Bryan Camoens: Could you please outline the current position of FPSO’s in today’s field development strategy?
Jerry Joynson: The major discoveries are taking place in deep water and look to continue to do so in the foreseeable future, and hence FPSO’s will clearly be central to developing these deep water fields. The use of steel catenary risers connected to FPSOs, as demonstrated on the turret moored Espirito Santo in 2008, will extend their range beyond the current flexible riser limit of around 2,000m. Extraction of the massive arctic oil and gas reserves will require means to cope with the winter ice shelf, and disconnectable FPSOs will prove to be invaluable in this respect. The enormous flexibility of the FPSO will ensure its leading position in regions where there is no offshore oil export pipeline infrastructure.
Bryan Camoens: What are some of the challenges faced from evaluation to the final phase of construction?
Jerry Joynson: The challenges in achieving successful FPSO delivery are manifold, and are often client or regional specific. Local content requirements can be challenging to comply with, such as the 65% Brazilian content recently achieved on P57; bidding rules and a need for competitive tendering can hamper clients’ ability to carry out effective development in collaboration with FPSO suppliers; and resources will become tighter including the demand for experienced personnel as we pull out of the global recession.
Bryan Camoens: Could you please outline some of the developments for a more balanced contracting regime in terms of project risk, responsibilities and cost?
Jerry Joynson: Lease based projects can help reduce risks for clients, as the consequences of the detailed design decisions made in execution remain with the FPSO lease operator. Performance and incentive based contracts work well with lease contracts, and leases can also work to deliver lower life cycle costs.
Bryan Camoens: What are some of the technical specifications you must take into account when choosing FPSO technology to maximizing field productivity?
Jerry Joynson: Maximizing field productivity requires high availability of facilities, and enhanced recovery technologies including gas lift and water injection, which are now commonplace on FPSO’s. Sea bed pumping and ESP’s will also be applied and Shells Brazilian FPSO, Espirito Santo, leased from SBM, which is producing from a heavy oil field, has demonstrated the effective installation of seabed pumping powered from the FPSO via the turret mooring. SBM is now designing for Shell a work-over system for those pumps which is FPSO based.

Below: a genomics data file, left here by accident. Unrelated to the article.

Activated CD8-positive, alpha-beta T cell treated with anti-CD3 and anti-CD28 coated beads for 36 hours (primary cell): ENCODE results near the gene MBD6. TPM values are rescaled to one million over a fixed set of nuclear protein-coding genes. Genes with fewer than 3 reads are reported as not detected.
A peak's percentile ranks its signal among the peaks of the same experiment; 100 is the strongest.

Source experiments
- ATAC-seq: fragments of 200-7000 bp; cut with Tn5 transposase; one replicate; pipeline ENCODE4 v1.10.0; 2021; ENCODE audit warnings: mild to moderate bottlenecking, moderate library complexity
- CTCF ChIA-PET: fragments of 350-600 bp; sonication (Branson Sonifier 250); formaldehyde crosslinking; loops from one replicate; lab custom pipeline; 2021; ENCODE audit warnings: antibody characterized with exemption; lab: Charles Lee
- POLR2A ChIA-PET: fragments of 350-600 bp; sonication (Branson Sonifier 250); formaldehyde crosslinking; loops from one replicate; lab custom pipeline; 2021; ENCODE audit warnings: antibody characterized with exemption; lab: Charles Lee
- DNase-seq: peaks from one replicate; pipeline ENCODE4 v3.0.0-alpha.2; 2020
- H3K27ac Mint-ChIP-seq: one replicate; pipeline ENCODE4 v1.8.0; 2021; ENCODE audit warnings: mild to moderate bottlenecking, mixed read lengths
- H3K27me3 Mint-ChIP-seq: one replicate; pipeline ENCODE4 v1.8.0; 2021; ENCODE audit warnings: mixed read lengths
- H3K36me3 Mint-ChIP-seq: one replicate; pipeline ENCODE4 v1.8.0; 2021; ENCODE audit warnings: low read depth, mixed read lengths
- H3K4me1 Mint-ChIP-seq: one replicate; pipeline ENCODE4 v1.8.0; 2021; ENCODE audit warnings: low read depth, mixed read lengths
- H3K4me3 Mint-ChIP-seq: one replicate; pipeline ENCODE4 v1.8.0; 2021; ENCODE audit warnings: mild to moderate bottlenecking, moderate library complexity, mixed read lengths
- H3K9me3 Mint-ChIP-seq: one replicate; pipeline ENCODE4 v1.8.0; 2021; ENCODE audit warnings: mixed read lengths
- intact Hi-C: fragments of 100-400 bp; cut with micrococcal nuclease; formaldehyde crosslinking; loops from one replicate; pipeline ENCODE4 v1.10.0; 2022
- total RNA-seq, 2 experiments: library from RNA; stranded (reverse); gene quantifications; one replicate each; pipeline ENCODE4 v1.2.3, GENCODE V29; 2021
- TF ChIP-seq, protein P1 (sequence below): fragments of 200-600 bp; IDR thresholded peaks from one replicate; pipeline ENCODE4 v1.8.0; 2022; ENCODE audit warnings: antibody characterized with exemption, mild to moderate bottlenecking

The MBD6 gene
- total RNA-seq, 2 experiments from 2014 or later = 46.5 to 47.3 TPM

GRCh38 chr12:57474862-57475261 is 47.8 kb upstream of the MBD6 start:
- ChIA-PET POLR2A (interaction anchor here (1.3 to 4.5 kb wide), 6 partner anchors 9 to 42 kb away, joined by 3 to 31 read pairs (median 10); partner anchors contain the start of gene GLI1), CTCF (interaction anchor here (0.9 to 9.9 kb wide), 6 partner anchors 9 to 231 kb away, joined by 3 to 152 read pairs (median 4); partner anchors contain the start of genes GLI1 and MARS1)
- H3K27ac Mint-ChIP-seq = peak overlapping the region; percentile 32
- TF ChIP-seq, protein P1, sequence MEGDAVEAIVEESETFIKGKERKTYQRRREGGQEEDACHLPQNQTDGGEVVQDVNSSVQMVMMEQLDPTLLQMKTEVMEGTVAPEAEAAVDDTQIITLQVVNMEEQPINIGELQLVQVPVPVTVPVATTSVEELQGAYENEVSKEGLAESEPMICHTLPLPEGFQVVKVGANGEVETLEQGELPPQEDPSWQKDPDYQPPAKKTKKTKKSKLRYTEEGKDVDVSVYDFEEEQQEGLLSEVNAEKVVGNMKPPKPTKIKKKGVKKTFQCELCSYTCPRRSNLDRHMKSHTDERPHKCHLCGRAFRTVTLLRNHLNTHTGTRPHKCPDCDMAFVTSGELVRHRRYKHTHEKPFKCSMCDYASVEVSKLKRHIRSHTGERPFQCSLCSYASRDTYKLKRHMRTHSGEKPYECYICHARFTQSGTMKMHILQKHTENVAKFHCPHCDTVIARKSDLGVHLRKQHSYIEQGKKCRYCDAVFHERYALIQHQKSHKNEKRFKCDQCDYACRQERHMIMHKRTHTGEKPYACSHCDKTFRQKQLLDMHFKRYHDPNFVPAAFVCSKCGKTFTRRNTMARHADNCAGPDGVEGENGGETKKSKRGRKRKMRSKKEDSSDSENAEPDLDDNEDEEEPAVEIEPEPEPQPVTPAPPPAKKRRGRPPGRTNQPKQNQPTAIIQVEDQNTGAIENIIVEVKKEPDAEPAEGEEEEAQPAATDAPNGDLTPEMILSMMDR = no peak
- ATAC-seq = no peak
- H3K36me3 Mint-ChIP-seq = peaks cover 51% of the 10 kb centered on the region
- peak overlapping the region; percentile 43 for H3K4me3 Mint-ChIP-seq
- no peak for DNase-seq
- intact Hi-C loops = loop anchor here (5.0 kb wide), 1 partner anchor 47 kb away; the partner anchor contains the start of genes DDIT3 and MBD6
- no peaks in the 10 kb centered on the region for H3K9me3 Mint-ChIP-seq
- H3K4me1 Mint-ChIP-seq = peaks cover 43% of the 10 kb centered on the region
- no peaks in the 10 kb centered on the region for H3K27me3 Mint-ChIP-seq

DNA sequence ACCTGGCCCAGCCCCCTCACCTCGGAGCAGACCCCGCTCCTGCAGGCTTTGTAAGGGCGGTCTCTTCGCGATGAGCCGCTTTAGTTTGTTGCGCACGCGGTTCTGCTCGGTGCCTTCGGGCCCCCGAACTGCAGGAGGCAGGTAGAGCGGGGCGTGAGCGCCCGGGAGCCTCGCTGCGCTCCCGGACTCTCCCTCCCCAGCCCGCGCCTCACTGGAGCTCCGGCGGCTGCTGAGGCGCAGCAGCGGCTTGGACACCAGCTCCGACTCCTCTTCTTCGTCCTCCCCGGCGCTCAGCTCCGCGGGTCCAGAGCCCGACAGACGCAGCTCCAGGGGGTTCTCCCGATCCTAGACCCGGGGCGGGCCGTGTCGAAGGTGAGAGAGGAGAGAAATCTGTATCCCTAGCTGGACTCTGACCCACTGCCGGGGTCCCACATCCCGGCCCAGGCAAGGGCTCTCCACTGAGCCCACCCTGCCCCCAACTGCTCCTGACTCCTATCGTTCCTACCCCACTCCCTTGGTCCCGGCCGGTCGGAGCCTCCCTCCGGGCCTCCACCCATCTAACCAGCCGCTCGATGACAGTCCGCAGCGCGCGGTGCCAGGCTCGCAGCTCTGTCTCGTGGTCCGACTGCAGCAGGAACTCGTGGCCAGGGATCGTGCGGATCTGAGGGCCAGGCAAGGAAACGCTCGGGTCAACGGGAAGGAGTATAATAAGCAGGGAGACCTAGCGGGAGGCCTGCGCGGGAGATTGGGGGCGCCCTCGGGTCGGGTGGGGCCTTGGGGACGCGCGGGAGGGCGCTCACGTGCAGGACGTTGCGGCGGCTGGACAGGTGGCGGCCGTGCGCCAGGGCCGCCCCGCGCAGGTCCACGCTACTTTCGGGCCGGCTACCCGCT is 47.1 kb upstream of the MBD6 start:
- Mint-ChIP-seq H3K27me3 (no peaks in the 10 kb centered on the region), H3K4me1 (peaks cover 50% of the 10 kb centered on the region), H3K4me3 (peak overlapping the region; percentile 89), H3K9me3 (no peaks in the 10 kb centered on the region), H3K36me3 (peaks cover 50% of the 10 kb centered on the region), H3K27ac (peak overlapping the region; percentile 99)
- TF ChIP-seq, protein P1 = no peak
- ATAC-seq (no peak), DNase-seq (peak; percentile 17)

High availability is strongly linked to robust design. Despite the absolute need for technical innovations it is demonstrably critical not to change too much from one FPSO to the next, building in past execution and fleet operating experience to ensure highest availability. Even where maximum productivity is not necessarily critical, project success is built on taking many incremental steps project by project, with a large core of staff experienced in the execution FPSO projects.
Bryan Camoens: By 2020, what advances in new build fpso hull and marine systems will we see in the FPSO sector?
Jerry Joynson: Clearly the large demand for FPSO’s, many of which are required to be as large as possible in Brazil given the enormous scale of developments there, will require both new builds and conversions. Inevitably a fairly standardised new build FPSO hull will emerge triggered by the likes of the 8 FPSO hull order in Brazil, and shipyards focussed in this area could be expected to apply bulk carrier design and build philosophies to drive costs more in the direction of bulk crude carriers.
Jerry will be highlighting the strategies behind successful FPSO redeployment speaking at the 13th Annual FPSO Congress. Email firstname.lastname@example.org to register or for the complete list of speakers and topics that will be discussed at the 13th Annual FPSO Congress.